OFAC Warns on Iran’s ‘Deceptive’ Use of Airlines to Circumvent Sanctions
24 Jul 2019

The US Treasury Department on Tuesday advised American businesses and individuals to be wary of the potential sanctions hazards linked to Iran’s aviation sector.

In an advisory, the department’s Office of Foreign Assets Control (OFAC) said that entities engaged in prohibited transfers of U.S.-origin aircraft, technology and related goods, or which provide services to Iran, could face civil monetary penalties and criminal charges for sanctions violations.

Businesses also risk penalties by working with the 12 airlines previously blacklisted by OFAC for their alleged facilitation of Iranian nuclear proliferation, terrorism and human rights abuses, according to the advisory, which cited Mahan Air, Caspian Air, Meraj Air, Pouya Air, Dena Airways, Al-Naser Airlines, Syrian Air, Dart Airlines, Khors Aircompany, Kyrgyz Trans Avia, Qeshm Fars Air and UM Air.

OFAC has separately blacklisted Iran Air, the advisory noted.

“Iran has routinely relied upon Iranian commercial airlines to fly fighters and materiel to international locations in furtherance of Iranian state-sponsored terror operations,” OFAC said. “In conducting these flights, certain Iranian commercial airlines enable Iran’s military support for the Assad regime by delivering lethal materiel, including weapons shipments, prolonging the brutal conflict and the suffering of millions of Syrians.”

Sanctions violations linked to blacklisted airlines could include the provision of financial services, reservation and ticketing, freight booking, catering, refueling contracts, maintenance services, sales of aircraft parts, interline transfers and codeshare agreements, among other business relationships.

The advisory, which particularly focuses on Mahan Air’s support of Iran’s Islamic Revolutionary Guards Corps in Syria, also cited “deceptive practices” employed by Iranian entities to acquire banned aircraft parts.

In light of such obfuscation, escrow companies and other intermediaries should “remain vigilant” for falsified documentation linked to OFAC licenses, aircraft registrations, insurance data and other records, OFAC said.

The deceptive practices are listed verbatim below:

  • Using front companies and other pass-through entities in third countries in Europe, the Middle East, Africa, and Asia to conceal or obfuscate the ultimate Iranian beneficiary of U.S.-origin aircraft and aviation-related materials or foreign-made aircraft containing 10 percent or more U.S.-controlled content by value. For example, on May 24, 2018, Treasury designated an illicit network concealed by Turkish front companies that surreptitiously procured U.S.-origin parts for Mahan Air. This network purchased airline aviation parts from foreign vendors, with delivery to Istanbul, and then forwarded those parts, including U.S.- origin, export-controlled goods, to Mahan Air.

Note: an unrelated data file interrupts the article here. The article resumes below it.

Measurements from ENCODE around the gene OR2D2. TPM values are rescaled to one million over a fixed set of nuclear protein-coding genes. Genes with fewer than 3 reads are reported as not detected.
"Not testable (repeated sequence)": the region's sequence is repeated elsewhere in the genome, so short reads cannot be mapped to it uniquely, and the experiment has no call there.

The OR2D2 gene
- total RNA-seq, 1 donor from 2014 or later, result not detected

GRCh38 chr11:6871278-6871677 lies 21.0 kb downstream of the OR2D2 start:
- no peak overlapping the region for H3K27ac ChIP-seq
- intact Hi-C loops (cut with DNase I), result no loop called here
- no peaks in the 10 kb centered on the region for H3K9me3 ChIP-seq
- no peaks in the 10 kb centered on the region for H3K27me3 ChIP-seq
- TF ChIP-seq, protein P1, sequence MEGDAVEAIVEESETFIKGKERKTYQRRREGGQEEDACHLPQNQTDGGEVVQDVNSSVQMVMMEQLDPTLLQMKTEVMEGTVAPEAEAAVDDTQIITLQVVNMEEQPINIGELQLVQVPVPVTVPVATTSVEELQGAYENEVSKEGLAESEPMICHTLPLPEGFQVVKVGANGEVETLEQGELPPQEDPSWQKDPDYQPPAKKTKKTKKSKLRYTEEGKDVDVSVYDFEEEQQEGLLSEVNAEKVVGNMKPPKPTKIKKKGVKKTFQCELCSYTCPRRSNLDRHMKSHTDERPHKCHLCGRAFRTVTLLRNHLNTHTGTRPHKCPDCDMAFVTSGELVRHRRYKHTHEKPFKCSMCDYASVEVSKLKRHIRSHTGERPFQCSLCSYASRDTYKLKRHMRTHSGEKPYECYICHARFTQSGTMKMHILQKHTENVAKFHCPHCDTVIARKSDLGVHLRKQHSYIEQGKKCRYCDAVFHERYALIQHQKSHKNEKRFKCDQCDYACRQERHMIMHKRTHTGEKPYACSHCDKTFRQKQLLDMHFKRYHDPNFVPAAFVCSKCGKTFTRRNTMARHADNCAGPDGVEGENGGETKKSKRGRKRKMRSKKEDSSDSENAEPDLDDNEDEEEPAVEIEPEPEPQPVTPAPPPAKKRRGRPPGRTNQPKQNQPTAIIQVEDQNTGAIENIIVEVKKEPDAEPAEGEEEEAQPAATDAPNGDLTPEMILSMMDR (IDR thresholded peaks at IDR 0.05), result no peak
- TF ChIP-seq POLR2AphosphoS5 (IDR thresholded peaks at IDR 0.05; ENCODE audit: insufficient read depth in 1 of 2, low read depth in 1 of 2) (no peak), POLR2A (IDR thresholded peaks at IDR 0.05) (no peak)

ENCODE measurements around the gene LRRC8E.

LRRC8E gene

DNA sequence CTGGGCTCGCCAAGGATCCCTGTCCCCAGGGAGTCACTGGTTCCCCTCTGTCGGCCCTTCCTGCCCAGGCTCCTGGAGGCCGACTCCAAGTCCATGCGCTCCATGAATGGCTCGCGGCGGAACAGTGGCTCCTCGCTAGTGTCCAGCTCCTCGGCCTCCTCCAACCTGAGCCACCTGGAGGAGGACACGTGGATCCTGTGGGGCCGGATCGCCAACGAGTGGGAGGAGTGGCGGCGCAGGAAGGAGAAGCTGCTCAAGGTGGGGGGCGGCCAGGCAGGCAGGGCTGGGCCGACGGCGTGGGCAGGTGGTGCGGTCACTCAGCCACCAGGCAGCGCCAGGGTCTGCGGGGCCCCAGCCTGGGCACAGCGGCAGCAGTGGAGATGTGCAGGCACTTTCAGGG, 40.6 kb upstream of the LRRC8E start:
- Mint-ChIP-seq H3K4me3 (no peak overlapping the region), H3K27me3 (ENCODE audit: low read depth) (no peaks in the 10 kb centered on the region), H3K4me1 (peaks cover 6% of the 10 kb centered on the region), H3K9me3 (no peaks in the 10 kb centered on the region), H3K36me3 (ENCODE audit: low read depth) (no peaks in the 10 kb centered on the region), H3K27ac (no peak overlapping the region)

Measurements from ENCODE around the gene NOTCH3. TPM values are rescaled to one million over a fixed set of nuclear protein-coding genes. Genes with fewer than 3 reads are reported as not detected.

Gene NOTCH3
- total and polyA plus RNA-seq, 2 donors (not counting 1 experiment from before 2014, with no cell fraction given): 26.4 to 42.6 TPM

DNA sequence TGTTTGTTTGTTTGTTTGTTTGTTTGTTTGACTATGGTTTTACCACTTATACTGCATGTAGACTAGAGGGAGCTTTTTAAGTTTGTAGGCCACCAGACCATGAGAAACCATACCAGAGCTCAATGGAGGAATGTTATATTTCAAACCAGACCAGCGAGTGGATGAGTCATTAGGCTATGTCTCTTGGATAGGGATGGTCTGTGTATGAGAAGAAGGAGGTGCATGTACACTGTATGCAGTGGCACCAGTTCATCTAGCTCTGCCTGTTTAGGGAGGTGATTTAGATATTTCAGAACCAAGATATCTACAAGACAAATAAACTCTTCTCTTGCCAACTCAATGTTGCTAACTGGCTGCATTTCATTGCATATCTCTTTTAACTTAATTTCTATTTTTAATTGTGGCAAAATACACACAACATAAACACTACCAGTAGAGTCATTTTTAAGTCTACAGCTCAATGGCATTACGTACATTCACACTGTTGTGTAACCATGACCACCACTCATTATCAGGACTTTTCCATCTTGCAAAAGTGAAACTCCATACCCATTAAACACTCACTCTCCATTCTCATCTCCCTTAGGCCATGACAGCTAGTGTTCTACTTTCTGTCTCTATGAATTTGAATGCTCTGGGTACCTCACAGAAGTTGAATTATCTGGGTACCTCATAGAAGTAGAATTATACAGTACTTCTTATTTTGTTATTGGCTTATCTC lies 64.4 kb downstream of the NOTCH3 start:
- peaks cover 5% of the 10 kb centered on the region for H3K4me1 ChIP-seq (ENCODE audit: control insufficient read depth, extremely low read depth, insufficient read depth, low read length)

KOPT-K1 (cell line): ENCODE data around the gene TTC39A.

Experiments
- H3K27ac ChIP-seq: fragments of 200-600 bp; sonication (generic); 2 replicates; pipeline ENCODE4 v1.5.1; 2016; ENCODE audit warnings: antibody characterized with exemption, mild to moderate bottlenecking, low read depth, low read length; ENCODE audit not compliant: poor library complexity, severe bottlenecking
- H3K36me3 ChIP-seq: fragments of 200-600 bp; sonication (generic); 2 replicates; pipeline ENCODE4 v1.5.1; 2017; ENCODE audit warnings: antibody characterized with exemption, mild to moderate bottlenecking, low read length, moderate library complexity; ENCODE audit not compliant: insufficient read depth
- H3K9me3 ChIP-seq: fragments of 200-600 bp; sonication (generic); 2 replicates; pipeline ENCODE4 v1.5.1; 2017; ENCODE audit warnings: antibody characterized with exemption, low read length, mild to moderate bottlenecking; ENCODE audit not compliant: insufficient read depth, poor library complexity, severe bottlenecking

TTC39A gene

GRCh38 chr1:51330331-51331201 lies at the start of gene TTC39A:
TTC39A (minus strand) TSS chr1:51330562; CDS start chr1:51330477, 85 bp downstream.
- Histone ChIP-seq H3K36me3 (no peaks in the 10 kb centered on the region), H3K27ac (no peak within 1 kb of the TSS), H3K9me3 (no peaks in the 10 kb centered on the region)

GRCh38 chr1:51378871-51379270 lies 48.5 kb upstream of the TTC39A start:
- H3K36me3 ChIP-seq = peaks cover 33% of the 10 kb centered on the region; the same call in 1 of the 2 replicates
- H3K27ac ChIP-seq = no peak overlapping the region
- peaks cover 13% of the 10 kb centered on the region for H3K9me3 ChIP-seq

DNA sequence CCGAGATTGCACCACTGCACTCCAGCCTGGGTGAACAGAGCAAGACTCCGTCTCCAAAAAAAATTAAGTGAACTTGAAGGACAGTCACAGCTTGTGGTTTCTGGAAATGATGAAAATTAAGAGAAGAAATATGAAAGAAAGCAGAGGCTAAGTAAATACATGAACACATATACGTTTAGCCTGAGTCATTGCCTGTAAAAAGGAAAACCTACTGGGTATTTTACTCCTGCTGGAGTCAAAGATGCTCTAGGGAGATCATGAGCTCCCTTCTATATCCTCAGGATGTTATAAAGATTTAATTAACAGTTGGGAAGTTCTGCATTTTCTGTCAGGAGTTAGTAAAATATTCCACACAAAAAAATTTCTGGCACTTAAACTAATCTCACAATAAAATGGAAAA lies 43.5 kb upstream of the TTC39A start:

• Iranian persons continue to circumvent U.S. sanctions and procure U.S.-origin aircraft parts through third-party suppliers from multiple jurisdictions in Europe, East Asia and the Middle East, with many parts originating from suppliers in North America and Europe. In certain cases, European suppliers maintain offices in Tehran and have instructed Iranian airlines to remit payments to accounts in third countries.
  • Misrepresenting to suppliers, dealers, brokers, re-insurers, and other intermediaries that sanctions against Iran have been lifted.
  • Claiming activities are authorized by OFAC without providing copies of any OFAC licenses purportedly held by the parties.
  • Sourcing U.S.-origin aircraft, non-U.S.-origin aircraft containing 10 percent or more U.S.-controlled content by value, and U.S.-origin goods, technology, or services from third countries known to have strong reputations for aircraft maintenance, repair, and overhaul operations, but limited export control or sanctions enforcement capabilities.
  • Using general trading firms located in free trade zones, which do not ordinarily appear to deal in aviation goods, to place orders for U.S.-origin aircraft parts or components.
  • Placing orders for U.S.-origin aircraft parts or components from firms in one country for delivery to freight forwarding or logistics firms in a second country.

Photo: Mohammadreza Farhadi Aref [CC BY-SA 4.0], via Wikimedia Commons

Read more:

How Iran fuel oil exports beat U.S. sanctions in tanker odyssey to Asia

China Quietly Defies US Sanctions on Iran: FT

US labels Iran Revolutionary Guard ‘terrorist organization’

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